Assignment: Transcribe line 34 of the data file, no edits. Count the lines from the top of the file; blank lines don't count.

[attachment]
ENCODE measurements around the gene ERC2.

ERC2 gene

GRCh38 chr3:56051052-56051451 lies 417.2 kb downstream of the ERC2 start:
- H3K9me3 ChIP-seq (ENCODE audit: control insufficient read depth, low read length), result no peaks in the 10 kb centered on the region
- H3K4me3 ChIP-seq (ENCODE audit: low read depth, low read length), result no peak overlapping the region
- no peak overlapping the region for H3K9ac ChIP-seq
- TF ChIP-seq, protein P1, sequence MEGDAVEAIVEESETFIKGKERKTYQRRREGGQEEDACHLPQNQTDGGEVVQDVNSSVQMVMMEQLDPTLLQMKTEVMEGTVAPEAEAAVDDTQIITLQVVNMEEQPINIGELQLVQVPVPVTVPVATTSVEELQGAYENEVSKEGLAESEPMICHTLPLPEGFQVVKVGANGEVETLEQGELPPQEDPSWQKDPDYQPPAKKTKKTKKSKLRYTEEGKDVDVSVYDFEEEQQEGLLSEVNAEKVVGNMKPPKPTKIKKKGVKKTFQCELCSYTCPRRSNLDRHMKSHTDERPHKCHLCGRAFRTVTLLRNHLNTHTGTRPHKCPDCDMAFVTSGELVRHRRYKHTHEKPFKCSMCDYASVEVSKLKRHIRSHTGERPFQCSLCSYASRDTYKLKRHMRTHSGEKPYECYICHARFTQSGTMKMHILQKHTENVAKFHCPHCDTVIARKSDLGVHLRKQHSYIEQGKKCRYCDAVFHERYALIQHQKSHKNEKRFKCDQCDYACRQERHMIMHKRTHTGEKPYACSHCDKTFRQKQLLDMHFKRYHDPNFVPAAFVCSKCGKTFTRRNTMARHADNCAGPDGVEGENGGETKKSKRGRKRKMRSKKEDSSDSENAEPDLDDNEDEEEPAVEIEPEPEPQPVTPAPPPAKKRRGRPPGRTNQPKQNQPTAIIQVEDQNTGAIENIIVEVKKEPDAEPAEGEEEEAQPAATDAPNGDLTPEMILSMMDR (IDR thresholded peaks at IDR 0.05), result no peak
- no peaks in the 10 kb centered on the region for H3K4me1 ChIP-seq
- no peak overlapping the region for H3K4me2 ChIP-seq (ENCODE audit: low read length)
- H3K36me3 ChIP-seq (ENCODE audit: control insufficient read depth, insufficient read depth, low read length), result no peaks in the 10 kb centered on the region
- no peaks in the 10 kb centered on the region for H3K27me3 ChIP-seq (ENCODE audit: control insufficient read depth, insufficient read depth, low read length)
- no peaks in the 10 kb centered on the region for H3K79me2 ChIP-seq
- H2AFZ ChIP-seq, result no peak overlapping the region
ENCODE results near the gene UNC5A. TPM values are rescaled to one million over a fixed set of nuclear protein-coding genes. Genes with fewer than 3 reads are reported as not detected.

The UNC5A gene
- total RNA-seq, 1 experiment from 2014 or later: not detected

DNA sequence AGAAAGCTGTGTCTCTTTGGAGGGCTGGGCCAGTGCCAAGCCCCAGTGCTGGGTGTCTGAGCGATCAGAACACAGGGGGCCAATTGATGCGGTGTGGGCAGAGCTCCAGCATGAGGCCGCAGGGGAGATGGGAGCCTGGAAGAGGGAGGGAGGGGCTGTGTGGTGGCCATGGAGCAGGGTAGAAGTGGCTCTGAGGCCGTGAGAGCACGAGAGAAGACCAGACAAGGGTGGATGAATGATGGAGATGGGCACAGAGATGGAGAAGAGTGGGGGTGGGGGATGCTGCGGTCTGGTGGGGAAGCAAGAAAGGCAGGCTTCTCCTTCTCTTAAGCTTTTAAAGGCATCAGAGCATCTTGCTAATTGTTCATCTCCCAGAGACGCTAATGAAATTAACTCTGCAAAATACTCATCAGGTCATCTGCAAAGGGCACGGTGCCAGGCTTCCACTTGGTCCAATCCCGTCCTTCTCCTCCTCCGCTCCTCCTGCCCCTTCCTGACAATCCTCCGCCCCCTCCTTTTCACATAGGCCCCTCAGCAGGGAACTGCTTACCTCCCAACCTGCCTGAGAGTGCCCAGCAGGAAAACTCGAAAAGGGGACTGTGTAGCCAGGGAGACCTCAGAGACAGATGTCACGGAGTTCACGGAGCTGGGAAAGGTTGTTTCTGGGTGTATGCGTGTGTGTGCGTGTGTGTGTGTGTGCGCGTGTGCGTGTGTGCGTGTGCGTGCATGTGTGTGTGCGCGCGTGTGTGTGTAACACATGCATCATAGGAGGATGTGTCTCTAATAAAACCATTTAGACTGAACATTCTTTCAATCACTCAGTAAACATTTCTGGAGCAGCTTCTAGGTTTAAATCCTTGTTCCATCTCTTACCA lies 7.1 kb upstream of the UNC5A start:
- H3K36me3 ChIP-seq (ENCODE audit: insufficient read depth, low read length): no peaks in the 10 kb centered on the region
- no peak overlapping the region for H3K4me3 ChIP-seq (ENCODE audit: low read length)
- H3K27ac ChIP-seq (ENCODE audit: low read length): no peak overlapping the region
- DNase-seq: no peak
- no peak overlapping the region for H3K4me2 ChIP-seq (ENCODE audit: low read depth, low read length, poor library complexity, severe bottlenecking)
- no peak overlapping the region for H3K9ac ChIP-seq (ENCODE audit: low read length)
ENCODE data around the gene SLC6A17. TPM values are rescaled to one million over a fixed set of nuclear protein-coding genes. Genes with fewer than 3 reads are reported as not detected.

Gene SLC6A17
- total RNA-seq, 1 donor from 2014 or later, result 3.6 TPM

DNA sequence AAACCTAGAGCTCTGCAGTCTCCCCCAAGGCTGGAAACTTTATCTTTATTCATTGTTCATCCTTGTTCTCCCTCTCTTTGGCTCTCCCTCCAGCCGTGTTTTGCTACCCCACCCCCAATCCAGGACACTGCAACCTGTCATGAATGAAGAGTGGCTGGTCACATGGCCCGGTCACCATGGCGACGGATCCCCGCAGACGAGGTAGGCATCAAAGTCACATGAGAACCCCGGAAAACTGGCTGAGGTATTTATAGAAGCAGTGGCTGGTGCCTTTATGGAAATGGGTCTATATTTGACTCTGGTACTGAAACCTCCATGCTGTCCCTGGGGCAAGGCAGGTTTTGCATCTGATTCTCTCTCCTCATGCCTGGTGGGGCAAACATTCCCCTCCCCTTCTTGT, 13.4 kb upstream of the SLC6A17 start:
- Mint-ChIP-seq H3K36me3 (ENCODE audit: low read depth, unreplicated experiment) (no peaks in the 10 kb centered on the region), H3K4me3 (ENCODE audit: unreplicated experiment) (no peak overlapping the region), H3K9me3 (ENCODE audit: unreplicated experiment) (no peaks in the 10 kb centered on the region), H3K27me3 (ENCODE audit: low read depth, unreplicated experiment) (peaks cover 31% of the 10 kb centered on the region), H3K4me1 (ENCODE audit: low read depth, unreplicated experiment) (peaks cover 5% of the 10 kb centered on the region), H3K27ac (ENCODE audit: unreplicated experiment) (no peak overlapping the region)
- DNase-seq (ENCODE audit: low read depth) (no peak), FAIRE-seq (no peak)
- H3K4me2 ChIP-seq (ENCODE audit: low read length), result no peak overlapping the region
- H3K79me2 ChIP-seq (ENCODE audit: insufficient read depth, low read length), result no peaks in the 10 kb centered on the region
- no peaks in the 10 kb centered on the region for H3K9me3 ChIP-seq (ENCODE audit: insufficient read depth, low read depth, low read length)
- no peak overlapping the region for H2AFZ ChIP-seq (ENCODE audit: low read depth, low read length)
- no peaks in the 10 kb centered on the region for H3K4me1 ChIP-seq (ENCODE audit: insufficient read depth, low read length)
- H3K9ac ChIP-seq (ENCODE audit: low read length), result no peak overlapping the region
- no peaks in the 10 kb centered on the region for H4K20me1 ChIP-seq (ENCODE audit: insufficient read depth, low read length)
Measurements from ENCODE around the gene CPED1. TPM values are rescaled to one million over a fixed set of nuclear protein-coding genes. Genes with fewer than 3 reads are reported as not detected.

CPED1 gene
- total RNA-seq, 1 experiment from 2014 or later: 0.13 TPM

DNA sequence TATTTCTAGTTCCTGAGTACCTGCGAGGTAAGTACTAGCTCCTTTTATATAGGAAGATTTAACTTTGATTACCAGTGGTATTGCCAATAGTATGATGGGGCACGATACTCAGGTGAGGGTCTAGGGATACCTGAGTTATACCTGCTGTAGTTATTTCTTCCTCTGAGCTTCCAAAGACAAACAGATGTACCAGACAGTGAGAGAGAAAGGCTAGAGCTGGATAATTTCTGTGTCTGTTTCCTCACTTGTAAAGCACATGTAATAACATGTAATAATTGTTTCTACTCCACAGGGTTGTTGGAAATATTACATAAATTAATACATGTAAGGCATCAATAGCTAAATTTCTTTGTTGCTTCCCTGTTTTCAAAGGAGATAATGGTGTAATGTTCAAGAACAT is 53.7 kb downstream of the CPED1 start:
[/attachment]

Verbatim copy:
- no peaks in the 10 kb centered on the region for H3K4me1 ChIP-seq (ENCODE audit: insufficient read depth, low read length)